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Publisher's Summary

Earphones Award Winner (AudioFile Magazine)

Of all of John Irving's books, this is the one that lends itself best to audio. In print, Owen Meany's dialogue is set in capital letters; for this production, Irving himself selected Joe Barrett to deliver Meany's difficult voice as intended.

In the summer of 1953, two 11-year-old boys – best friends – are playing in a Little League baseball game in Gravesend, New Hampshire. One of the boys hits a foul ball that kills the other boy's mother. The boy who hits the ball doesn't believe in accidents; Owen Meany believes he is God's instrument. What happens to Owen after that 1953 foul ball is extraordinary and terrifying.

As an added bonus, when you purchase our Audible Modern Vanguard production of John Irvin's book, you'll also get an exclusive Jim Atlas interview that begins when the audiobook ends.

Why we think it’s a great listen: For 20 years, John Irving believed that his ambitious novel could never be adequately executed in audio – and then he met narrator Joe Barrett.... In the summer of 1953, two 11-year-old boys - best friends - are playing in a Little League baseball game in Gravesend, New Hampshire. One of the boys hits a foul ball that kills the other boy's mother. The boy who hits the ball doesn't believe in accidents; Owen Meany believes he is God's instrument.


This production is part of our Audible Modern Vanguard line, a collection of important works from groundbreaking authors.
©1989 Garp Enterprises Ltd; (P)2008 Audible, Inc.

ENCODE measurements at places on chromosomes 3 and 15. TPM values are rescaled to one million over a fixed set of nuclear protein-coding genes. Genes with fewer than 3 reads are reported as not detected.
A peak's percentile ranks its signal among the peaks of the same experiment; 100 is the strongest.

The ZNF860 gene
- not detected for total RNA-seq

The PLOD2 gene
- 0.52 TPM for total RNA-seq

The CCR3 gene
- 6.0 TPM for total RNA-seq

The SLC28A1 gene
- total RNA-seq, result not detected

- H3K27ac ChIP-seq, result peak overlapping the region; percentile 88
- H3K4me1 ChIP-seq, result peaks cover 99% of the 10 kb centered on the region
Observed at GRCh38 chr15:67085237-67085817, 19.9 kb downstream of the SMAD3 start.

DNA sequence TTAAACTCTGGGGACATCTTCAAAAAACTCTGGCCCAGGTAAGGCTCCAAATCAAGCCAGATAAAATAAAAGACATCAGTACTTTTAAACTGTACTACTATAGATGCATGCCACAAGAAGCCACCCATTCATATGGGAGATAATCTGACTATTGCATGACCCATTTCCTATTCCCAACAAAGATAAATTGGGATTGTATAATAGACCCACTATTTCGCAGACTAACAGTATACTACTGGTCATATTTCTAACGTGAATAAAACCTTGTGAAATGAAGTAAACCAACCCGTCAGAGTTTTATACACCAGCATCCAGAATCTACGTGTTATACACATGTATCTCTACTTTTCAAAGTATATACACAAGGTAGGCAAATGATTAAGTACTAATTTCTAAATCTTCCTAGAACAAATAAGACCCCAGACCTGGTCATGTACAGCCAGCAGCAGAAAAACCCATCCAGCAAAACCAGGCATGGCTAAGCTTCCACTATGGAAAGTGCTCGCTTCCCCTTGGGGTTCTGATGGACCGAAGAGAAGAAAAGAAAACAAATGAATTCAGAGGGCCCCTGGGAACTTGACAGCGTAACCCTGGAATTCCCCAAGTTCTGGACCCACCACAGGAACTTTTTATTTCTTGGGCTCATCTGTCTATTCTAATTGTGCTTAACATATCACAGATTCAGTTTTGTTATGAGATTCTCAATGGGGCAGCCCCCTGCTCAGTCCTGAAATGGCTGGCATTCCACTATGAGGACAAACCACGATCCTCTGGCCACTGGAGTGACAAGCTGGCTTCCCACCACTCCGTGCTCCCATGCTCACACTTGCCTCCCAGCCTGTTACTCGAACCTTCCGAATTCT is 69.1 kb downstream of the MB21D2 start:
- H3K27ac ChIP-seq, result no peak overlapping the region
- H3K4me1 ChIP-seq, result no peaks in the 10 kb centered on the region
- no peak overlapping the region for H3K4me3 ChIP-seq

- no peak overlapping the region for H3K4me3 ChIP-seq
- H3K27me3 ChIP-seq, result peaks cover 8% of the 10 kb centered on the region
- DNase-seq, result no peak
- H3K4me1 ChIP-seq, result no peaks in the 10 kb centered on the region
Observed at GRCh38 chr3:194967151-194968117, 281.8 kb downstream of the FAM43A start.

Critic Reviews

"This moving book comes across like a concerto in this audio version, with a soloist—Owen's voice—rising from the background of an orchestral narration. This book, one of the finest of its time, gets the narration that it deserves." (AudioFile)
“John Irving, who writes novels in the unglamorous but effective way Babe Ruth used to hit home runs, deserves a medal not only for writing this book but for the way he has written it. . . . A Prayer for Owen Meany is a rare creation in the somehow exhausted world of late twentieth-century fiction—it is an amazingly brave piece of work . . . so extraordinary, so original, and so enriching. . . . Readers will come to the end feeling sorry to leave [this] richly textured and carefully wrought world.” (Stephen King)
"Roomy, intelligent, exhilarating, and darkly comic...Dickensian in scope....Quite stunning and very ambitious." (Los Angeles Times Book Review)

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  • Julia
  • COLUMBUS, OH, United States
  • 12-31-10

A Great Listen

I thought I knew where it was going, but I was completely surprised by the ending. I love it when an author comes up with a new story line. Besides being new and unpredictable, this book really makes you think. It stays with you (in a good way). As to the narration, the only part that I found annoying was OWEN MEANY'S LOUD VOICE. I realize, though, that his annoying voice is part of the story, so it makes sense that it should be read that way.